Treasury issues final aviation excise tax regulations

Jan 12, 2021
Jan 12, 2021
0 min. read

On Jan. 11, 2021, the Treasury Department released final regulations (TD 9948) on air transportation excise taxes. With a few alterations, these regulations make final the proposed regulations, REG-112042-19, issued the previous July. (See our prior alert.) These regulations provide detailed guidance to implement the tax exemption for payments made by aircraft owners to aircraft management companies for maintaining private aircrafts for individuals and businesses. This exemption was enacted as part of the Tax Cuts and Jobs Act (TCJA) tax reform legislation. The regulations also overhaul existing regulations to cleanup outdated provisions and update rules consistent with previous statutory changes.

The TCJA enacted a provision exempting from excise tax payments to aircraft management companies by aircraft owners, such as businesses with private planes. The proposed regulations provide rules implementing this provision. 

Key modifications made in the final regulations include:

  • Clarification that beneficiary owner trust arrangements generally qualify as aircraft owners eligible for the exemption
  • Removal of proposed anti-abuse rules related to fractional ownership aircraft programs
  • Removal of proposed anti-abuse rules related to definition of disqualified leases
  • Clarification of the types of flight operations permitted under the private aviation rule, including modification to the definition of private aviation to include operations conducted under Part 135 of the FAA regulations
  • Removal of complicated proposed allocation methodology related to substitute aircraft
  • Clarification of the definition of aircraft management services (expanded from the proposed regulation by omitting the phrase, ‘that is necessary to keep the aircraft owner's aircraft in an airworthy state.’)
  • Removal of proposed regulations that were inconsistent with commercial and noncommercial aviation fuel tax rules.

Washington National Tax observations

The final regulations provide detailed guidance to implement the exemption from tax for payments made by aircraft owners to aircraft management companies for maintaining private aircrafts for individuals and businesses. This is another example of the Treasury Department finalizing provisions related to the TCJA before the change in administration next week.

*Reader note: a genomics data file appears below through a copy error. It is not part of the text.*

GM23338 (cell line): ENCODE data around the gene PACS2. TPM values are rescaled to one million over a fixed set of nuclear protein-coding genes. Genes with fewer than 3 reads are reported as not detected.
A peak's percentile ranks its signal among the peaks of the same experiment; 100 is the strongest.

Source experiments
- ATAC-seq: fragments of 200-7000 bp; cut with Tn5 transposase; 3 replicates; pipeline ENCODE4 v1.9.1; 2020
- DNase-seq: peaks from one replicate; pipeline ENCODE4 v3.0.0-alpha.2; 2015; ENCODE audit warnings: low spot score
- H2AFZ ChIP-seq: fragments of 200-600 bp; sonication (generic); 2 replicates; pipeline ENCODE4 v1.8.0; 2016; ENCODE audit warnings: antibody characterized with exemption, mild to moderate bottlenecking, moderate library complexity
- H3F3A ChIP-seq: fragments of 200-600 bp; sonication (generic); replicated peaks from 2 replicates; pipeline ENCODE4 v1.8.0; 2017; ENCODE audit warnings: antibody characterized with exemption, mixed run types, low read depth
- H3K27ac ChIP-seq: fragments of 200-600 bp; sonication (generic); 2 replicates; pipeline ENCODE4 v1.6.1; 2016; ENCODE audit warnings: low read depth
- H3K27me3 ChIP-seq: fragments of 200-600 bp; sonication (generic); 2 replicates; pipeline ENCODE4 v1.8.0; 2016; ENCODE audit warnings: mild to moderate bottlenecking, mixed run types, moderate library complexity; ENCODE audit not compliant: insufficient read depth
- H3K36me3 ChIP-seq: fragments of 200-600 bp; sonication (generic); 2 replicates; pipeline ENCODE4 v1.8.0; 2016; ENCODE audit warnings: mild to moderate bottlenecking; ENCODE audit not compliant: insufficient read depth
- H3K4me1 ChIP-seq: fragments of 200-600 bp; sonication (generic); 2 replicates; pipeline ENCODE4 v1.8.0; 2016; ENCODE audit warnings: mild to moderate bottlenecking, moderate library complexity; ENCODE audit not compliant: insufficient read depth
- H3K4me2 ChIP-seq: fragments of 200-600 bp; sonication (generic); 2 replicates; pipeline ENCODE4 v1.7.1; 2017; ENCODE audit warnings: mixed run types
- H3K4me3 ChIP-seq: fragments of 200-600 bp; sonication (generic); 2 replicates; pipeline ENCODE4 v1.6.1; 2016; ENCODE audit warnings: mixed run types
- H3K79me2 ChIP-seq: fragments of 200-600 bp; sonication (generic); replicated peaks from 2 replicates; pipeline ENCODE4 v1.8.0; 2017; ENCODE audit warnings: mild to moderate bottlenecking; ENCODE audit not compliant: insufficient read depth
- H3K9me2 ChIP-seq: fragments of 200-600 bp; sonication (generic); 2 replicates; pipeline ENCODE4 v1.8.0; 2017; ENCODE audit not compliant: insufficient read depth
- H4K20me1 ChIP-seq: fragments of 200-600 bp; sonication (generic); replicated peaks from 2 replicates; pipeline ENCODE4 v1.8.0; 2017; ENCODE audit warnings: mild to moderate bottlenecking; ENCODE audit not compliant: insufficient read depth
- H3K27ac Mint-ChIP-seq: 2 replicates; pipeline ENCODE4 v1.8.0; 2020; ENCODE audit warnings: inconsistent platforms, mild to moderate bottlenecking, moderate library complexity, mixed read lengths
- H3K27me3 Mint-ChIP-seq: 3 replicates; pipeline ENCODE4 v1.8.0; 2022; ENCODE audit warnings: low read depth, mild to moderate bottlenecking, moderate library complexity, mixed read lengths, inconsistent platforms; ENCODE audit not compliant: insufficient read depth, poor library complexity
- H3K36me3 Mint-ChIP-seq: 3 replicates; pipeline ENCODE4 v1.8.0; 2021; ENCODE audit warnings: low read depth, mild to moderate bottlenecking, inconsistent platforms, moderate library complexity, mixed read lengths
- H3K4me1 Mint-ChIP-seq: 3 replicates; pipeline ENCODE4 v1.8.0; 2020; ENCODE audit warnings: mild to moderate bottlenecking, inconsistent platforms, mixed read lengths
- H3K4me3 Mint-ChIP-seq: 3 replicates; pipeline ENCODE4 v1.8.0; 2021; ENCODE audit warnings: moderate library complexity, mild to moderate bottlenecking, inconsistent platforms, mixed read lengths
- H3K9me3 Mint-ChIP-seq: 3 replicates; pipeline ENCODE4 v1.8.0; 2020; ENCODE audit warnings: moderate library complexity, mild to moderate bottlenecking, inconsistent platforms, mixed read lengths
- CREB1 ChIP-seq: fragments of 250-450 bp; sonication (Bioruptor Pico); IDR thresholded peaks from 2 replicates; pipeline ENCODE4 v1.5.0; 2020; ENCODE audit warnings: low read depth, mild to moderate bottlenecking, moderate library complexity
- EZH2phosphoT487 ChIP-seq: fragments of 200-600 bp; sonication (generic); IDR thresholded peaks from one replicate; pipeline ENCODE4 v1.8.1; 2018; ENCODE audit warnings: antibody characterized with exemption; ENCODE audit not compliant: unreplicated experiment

In issuing the final regulations, the government thoroughly evaluated the comments provided by stakeholders and took to heart many of their proposals. Treasury made a number of changes in the final regulations that are favorable to taxpayers in response to adoption of the suggestions by commentators. These changes relate to removal of proposed anti-abuse rules that may have captured legitimate structures and arrangements, a change to prevent potential unintended double-taxation and clarifications that narrow the scope of the final regulations. 

One area where the government has not changed its position from the proposed regulations relates to the limited interpretation of who is an aircraft owner. While not unexpected, the government declined to expand the definition to include payments to the aircraft management company by related companies in the corporate family, or by persons such as family members of the aircraft owner despite requests from commentators to adopt a more expansive rule. Thus, payments by these non-aircraft owners may be taxable. This is significant because businesses have different structures and agreements among the parties related to use of the company aircraft; thus, companies must scrutinize their agreements to determine whether any of their payments will be taxable.

It should not go unnoticed that the regulations also overhaul the existing air transportation regulations. These regulations have not been updated since 1962. The final regulations include a major clean-up of the outdated regulations and also incorporate of a number of new provisions that have been enacted over the years. 

RSM contributors

Subscribe to tax updates and insights

Choose from timely legislation and compliance alerts to monthly perspectives on the tax topics important to you.